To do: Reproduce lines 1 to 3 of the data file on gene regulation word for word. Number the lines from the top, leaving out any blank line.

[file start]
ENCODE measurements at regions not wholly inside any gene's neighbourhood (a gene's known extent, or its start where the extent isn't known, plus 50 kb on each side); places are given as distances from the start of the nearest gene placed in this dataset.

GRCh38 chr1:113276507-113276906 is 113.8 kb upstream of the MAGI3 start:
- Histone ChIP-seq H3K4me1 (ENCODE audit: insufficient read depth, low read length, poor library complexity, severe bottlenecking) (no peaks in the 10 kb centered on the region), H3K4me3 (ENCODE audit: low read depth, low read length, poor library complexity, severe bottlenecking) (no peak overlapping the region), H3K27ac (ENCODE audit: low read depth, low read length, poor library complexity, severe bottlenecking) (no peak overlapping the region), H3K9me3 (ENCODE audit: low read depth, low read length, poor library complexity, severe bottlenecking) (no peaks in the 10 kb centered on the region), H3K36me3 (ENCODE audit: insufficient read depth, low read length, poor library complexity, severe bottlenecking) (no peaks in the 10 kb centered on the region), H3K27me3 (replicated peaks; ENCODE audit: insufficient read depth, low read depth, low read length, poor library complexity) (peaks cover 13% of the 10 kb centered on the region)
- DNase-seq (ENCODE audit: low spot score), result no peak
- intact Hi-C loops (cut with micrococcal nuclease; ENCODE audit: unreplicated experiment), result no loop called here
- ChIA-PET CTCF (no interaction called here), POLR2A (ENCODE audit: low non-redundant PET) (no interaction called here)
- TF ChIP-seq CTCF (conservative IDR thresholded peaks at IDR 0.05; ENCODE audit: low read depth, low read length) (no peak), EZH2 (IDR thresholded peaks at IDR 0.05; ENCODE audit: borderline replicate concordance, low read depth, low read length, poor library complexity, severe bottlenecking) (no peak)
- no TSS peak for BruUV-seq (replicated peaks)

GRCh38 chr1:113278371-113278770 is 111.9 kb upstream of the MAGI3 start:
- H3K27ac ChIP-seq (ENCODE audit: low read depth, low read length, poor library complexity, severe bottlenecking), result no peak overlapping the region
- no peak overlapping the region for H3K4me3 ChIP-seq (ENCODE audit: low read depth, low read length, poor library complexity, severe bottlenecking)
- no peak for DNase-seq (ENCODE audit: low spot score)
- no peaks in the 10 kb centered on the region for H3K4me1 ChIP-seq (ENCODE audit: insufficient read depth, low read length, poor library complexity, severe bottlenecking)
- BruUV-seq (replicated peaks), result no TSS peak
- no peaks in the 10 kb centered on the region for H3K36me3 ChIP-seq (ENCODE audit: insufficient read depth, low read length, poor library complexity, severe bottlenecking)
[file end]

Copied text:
ENCODE measurements at regions not wholly inside any gene's neighbourhood (a gene's known extent, or its start where the extent isn't known, plus 50 kb on each side); places are given as distances from the start of the nearest gene placed in this dataset.

GRCh38 chr1:113276507-113276906 is 113.8 kb upstream of the MAGI3 start:
- Histone ChIP-seq H3K4me1 (ENCODE audit: insufficient read depth, low read length, poor library complexity, severe bottlenecking) (no peaks in the 10 kb centered on the region), H3K4me3 (ENCODE audit: low read depth, low read length, poor library complexity, severe bottlenecking) (no peak overlapping the region), H3K27ac (ENCODE audit: low read depth, low read length, poor library complexity, severe bottlenecking) (no peak overlapping the region), H3K9me3 (ENCODE audit: low read depth, low read length, poor library complexity, severe bottlenecking) (no peaks in the 10 kb centered on the region), H3K36me3 (ENCODE audit: insufficient read depth, low read length, poor library complexity, severe bottlenecking) (no peaks in the 10 kb centered on the region), H3K27me3 (replicated peaks; ENCODE audit: insufficient read depth, low read depth, low read length, poor library complexity) (peaks cover 13% of the 10 kb centered on the region)